On balance, however, it strikes me that the Harper government won this one. The Supreme Court of Canada has put its stamp of approval on the cap which has so greatly reduced judicial discretion. The Court also sets out an analytical framework that judges must apply in dealing with the issue. It confirms that the onus is on the defence to claim the enhanced credit (which it admits need not be difficult), that the new amendments apply to all persons charged after the legislation became effective (even if the alleged offence occurred before), and that judges can still deny enhanced credit in appropriate cases where an accused is shown to have been gaming the system or would clearly not be eligible for parole or early release in any event. These clarifications clearly further the law-and-order goals of the Harper government.

By the way, according to Statistics Canada, in 2009/2010 (the latest date from which statistics are available), there were, on average, about 13,600 ADULTS ON REMAND EACH DAY IN CANADIAN JAILS (excluding Nunavut). There has also been a shift in who makes up the custodial population. In 2009/2010, adults on remand accounted for 58% of the custodial population while those serving sentence comprised 42%; ten years earlier, proportions were reversed, at 40% and 60% respectively. These are shocking statistics. Why so many people presumed innocent are detained on remand is an issue for another day.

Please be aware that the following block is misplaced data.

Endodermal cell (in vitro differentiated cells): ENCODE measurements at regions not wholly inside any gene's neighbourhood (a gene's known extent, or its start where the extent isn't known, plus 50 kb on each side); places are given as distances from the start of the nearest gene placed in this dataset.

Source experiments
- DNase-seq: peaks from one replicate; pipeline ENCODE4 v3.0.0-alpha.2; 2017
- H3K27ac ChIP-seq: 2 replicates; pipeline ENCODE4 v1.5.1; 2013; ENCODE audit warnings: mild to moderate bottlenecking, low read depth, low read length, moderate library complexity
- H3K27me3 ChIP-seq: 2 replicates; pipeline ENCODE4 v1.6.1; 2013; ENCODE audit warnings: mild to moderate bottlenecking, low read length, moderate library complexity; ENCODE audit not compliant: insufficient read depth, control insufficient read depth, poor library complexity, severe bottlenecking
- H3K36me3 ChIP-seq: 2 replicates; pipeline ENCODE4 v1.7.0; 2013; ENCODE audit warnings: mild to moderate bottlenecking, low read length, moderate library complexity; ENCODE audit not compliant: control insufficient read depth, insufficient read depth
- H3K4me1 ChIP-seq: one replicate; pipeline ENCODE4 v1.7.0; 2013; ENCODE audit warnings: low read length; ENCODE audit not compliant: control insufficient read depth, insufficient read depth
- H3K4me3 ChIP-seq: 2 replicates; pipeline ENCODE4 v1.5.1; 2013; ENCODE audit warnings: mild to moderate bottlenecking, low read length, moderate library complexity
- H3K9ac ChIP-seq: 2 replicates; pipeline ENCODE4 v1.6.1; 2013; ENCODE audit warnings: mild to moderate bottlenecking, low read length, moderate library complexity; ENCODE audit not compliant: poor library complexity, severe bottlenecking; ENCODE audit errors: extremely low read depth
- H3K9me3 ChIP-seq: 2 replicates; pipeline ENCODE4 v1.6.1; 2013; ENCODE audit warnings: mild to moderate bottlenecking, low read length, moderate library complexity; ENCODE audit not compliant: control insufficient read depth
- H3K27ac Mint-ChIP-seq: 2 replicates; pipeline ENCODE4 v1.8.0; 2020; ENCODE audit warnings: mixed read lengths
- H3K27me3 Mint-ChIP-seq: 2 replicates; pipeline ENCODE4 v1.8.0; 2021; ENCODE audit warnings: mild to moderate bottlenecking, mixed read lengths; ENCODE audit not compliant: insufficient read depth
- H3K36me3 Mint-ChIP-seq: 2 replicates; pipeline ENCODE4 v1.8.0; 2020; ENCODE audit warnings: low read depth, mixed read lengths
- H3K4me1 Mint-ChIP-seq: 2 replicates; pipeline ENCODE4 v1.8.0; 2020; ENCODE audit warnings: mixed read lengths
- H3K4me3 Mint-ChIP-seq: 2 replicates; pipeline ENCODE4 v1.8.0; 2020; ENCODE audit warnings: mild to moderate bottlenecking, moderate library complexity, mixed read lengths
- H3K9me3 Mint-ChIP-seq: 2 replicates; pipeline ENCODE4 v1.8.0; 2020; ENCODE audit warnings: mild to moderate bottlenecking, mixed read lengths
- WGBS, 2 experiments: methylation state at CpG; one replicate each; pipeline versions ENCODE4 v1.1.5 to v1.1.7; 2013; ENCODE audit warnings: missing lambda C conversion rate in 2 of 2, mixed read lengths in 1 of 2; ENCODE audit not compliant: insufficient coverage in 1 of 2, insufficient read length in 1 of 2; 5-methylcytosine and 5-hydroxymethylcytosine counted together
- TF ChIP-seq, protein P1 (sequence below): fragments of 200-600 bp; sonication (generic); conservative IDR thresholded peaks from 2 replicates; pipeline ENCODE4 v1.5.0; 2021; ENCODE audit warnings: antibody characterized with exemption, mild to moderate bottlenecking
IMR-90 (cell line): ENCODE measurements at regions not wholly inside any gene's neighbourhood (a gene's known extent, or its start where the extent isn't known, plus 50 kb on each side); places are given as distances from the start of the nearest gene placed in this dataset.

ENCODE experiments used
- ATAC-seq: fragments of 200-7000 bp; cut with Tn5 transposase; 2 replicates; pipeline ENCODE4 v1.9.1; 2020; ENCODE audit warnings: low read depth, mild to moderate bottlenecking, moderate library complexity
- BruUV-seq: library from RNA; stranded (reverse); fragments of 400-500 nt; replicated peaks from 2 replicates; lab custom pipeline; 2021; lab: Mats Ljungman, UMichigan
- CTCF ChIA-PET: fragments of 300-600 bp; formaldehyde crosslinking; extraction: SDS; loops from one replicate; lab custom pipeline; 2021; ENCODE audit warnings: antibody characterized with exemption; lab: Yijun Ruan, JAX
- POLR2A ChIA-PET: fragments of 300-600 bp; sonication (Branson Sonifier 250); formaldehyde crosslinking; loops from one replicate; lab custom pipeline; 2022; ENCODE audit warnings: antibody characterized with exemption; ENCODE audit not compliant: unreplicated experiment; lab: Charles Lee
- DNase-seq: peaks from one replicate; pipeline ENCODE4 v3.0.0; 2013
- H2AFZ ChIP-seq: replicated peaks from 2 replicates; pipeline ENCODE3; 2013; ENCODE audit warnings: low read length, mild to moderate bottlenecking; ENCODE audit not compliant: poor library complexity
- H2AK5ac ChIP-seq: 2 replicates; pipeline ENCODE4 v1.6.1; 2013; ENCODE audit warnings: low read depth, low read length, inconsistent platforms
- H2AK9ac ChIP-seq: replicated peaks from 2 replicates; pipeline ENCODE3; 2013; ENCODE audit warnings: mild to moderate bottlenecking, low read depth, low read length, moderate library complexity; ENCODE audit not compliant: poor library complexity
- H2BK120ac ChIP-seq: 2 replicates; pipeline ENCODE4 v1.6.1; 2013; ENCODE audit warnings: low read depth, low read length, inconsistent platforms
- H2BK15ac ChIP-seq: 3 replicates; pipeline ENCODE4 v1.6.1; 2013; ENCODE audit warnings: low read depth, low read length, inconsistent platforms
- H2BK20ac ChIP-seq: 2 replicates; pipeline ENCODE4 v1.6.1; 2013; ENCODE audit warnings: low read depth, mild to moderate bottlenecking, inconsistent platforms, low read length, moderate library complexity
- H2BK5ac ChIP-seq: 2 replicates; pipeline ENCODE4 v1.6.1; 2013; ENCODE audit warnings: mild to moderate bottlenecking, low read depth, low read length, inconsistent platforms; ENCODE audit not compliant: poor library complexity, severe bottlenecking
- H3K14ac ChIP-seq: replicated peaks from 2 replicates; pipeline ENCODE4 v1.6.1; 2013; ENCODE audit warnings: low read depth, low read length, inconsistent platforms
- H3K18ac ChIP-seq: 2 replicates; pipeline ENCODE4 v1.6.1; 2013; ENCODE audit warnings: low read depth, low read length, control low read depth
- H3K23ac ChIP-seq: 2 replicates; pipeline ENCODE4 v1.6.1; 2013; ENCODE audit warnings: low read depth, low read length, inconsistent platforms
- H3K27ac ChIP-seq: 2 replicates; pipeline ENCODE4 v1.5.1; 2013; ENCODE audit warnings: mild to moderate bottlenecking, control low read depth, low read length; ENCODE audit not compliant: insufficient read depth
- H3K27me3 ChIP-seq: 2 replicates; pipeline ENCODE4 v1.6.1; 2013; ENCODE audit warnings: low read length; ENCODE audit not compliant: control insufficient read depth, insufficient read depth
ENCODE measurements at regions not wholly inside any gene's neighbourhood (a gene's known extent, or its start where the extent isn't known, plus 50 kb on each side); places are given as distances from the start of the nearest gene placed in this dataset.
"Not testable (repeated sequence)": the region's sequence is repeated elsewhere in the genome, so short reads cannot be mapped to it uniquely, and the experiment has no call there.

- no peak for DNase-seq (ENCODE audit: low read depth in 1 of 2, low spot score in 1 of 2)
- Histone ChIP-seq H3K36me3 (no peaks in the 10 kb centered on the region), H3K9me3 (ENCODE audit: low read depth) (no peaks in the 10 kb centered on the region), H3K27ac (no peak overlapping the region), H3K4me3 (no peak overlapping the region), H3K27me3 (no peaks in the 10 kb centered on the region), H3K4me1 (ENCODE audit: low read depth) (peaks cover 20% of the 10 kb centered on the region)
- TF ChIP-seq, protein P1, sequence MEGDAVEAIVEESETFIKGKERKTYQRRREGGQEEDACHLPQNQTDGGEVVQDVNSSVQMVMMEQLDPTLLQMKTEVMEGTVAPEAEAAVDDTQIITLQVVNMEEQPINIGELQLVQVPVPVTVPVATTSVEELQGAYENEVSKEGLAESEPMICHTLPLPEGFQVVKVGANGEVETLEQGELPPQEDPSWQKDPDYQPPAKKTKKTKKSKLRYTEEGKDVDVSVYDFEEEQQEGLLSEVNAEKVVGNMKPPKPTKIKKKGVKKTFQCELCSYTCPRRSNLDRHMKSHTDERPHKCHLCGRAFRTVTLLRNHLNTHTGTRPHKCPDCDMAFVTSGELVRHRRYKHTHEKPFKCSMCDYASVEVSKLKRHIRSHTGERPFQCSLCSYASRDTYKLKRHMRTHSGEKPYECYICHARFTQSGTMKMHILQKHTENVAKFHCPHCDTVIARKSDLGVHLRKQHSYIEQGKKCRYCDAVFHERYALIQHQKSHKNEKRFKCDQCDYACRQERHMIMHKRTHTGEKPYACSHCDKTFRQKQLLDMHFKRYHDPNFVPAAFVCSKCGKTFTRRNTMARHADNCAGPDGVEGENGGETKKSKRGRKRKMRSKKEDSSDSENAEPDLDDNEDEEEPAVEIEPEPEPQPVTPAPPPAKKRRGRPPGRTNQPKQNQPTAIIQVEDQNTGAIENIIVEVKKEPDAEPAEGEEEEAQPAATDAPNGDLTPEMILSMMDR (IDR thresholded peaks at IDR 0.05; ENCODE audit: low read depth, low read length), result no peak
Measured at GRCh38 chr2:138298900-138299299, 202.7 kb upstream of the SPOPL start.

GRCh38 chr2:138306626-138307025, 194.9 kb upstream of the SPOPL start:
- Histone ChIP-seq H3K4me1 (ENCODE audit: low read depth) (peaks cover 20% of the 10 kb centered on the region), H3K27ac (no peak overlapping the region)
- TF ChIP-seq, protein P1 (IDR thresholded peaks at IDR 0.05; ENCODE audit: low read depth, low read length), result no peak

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Supreme Court Nullifies Harper Appointment: Why is this important?

(This article is an edited version of one originally published March 25, 2014 by Marion Lane on The Effervescent Bubble.)

Jeffrey Simpson in the Globe and Mail hit the nail on the head. He wrote: “The Harper government figured it would teach the Supreme Court justices a lesson by appointing Marc Nadon to their midst. Instead, the justices taught the Harper government a bunch of lessons. Among these lessons: Don’t play politics with the judiciary. Don’t play fast and loose with the law. Pick the best qualified, not the average. Understand the Constitution.” Chantel Hébert in the Toronto Star wrote: “This is one of those occasions when a bad day for the current government of Canada is a good day for federalism.” Christie Blatchford in the National Post, under the headline “Egregious meddling in what should be PM’s choice for top court,” fumed that “it is a disgraceful decision,” while her colleague John Ivison, in the same edition, wrote that “There’s no disguising the whole appointment process has been a cock-up… “